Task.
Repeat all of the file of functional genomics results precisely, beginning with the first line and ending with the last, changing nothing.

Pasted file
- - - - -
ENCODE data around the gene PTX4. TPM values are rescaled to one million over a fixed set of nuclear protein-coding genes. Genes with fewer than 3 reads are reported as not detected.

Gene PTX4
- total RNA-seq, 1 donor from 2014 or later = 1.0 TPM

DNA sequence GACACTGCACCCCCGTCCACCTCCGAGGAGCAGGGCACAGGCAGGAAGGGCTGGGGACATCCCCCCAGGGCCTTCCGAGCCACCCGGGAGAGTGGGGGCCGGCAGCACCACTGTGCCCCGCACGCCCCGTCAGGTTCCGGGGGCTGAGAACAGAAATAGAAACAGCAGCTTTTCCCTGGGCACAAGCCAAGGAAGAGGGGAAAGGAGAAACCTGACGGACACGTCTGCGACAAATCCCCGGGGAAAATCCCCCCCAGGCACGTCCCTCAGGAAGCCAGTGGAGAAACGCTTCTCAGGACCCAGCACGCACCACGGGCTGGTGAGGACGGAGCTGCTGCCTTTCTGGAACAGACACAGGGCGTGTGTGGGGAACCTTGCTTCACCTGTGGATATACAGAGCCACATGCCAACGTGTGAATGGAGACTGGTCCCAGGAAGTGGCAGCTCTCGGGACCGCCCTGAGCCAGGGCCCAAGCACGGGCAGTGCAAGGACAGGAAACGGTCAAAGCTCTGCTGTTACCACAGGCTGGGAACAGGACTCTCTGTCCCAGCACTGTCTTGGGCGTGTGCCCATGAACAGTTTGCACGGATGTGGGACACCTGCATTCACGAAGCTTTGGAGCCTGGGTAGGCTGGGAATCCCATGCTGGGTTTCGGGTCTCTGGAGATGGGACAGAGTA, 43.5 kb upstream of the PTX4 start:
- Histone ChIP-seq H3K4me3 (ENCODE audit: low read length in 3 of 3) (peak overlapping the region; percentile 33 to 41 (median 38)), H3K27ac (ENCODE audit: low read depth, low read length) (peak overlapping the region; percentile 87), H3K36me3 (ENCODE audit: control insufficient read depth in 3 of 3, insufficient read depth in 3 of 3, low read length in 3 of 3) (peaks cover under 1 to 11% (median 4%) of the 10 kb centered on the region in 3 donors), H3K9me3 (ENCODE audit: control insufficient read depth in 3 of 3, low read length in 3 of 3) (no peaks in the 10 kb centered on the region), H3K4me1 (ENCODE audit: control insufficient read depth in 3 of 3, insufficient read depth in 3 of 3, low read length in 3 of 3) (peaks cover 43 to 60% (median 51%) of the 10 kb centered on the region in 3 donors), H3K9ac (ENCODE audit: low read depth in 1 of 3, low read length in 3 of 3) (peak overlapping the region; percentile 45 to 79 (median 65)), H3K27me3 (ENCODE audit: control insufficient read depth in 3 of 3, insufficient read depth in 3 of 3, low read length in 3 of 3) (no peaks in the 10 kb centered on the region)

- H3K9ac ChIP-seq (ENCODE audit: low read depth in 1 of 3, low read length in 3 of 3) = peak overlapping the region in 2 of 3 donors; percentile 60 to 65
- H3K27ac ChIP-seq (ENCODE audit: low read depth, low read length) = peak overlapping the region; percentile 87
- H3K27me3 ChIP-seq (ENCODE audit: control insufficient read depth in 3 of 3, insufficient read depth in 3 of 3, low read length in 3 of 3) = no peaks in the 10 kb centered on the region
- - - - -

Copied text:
ENCODE data around the gene PTX4. TPM values are rescaled to one million over a fixed set of nuclear protein-coding genes. Genes with fewer than 3 reads are reported as not detected.

Gene PTX4
- total RNA-seq, 1 donor from 2014 or later = 1.0 TPM

DNA sequence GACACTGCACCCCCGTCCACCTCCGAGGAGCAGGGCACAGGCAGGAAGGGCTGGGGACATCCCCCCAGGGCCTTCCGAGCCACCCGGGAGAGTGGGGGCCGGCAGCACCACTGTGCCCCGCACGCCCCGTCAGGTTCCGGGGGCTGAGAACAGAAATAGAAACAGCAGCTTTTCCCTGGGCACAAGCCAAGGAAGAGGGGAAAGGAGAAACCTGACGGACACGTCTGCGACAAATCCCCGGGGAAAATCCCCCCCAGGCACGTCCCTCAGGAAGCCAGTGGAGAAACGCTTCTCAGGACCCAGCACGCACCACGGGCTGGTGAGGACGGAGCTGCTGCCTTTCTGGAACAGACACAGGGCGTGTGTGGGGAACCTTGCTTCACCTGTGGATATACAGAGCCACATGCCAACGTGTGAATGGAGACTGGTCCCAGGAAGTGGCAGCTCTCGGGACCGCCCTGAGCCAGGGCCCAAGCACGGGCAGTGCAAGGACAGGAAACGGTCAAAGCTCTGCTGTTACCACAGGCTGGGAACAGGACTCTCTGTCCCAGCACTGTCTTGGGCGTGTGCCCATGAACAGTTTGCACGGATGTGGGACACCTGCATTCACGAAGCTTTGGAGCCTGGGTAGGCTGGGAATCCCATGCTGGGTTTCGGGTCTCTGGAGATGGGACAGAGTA, 43.5 kb upstream of the PTX4 start:
- Histone ChIP-seq H3K4me3 (ENCODE audit: low read length in 3 of 3) (peak overlapping the region; percentile 33 to 41 (median 38)), H3K27ac (ENCODE audit: low read depth, low read length) (peak overlapping the region; percentile 87), H3K36me3 (ENCODE audit: control insufficient read depth in 3 of 3, insufficient read depth in 3 of 3, low read length in 3 of 3) (peaks cover under 1 to 11% (median 4%) of the 10 kb centered on the region in 3 donors), H3K9me3 (ENCODE audit: control insufficient read depth in 3 of 3, low read length in 3 of 3) (no peaks in the 10 kb centered on the region), H3K4me1 (ENCODE audit: control insufficient read depth in 3 of 3, insufficient read depth in 3 of 3, low read length in 3 of 3) (peaks cover 43 to 60% (median 51%) of the 10 kb centered on the region in 3 donors), H3K9ac (ENCODE audit: low read depth in 1 of 3, low read length in 3 of 3) (peak overlapping the region; percentile 45 to 79 (median 65)), H3K27me3 (ENCODE audit: control insufficient read depth in 3 of 3, insufficient read depth in 3 of 3, low read length in 3 of 3) (no peaks in the 10 kb centered on the region)

- H3K9ac ChIP-seq (ENCODE audit: low read depth in 1 of 3, low read length in 3 of 3) = peak overlapping the region in 2 of 3 donors; percentile 60 to 65
- H3K27ac ChIP-seq (ENCODE audit: low read depth, low read length) = peak overlapping the region; percentile 87
- H3K27me3 ChIP-seq (ENCODE audit: control insufficient read depth in 3 of 3, insufficient read depth in 3 of 3, low read length in 3 of 3) = no peaks in the 10 kb centered on the region